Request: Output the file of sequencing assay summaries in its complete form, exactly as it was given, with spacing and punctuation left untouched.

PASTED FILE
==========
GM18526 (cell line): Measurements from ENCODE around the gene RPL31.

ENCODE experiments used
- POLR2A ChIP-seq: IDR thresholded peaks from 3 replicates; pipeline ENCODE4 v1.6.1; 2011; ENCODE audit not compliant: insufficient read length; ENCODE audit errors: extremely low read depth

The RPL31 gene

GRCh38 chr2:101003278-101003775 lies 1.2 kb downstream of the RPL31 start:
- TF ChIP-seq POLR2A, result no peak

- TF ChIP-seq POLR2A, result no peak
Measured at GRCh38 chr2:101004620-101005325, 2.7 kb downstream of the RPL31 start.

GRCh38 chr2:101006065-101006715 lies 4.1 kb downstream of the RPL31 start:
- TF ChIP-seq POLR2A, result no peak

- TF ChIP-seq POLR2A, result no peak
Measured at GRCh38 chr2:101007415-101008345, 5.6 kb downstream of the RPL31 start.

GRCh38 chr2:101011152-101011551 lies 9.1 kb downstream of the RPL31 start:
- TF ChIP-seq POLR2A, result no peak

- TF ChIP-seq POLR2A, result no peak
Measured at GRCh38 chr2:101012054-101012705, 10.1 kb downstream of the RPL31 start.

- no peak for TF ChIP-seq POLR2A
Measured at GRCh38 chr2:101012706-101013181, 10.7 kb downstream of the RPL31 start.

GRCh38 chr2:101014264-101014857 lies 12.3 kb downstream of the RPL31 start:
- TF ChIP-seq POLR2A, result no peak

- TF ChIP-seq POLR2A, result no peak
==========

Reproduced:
GM18526 (cell line): Measurements from ENCODE around the gene RPL31.

ENCODE experiments used
- POLR2A ChIP-seq: IDR thresholded peaks from 3 replicates; pipeline ENCODE4 v1.6.1; 2011; ENCODE audit not compliant: insufficient read length; ENCODE audit errors: extremely low read depth

The RPL31 gene

GRCh38 chr2:101003278-101003775 lies 1.2 kb downstream of the RPL31 start:
- TF ChIP-seq POLR2A, result no peak

- TF ChIP-seq POLR2A, result no peak
Measured at GRCh38 chr2:101004620-101005325, 2.7 kb downstream of the RPL31 start.

GRCh38 chr2:101006065-101006715 lies 4.1 kb downstream of the RPL31 start:
- TF ChIP-seq POLR2A, result no peak

- TF ChIP-seq POLR2A, result no peak
Measured at GRCh38 chr2:101007415-101008345, 5.6 kb downstream of the RPL31 start.

GRCh38 chr2:101011152-101011551 lies 9.1 kb downstream of the RPL31 start:
- TF ChIP-seq POLR2A, result no peak

- TF ChIP-seq POLR2A, result no peak
Measured at GRCh38 chr2:101012054-101012705, 10.1 kb downstream of the RPL31 start.

- no peak for TF ChIP-seq POLR2A
Measured at GRCh38 chr2:101012706-101013181, 10.7 kb downstream of the RPL31 start.

GRCh38 chr2:101014264-101014857 lies 12.3 kb downstream of the RPL31 start:
- TF ChIP-seq POLR2A, result no peak

- TF ChIP-seq POLR2A, result no peak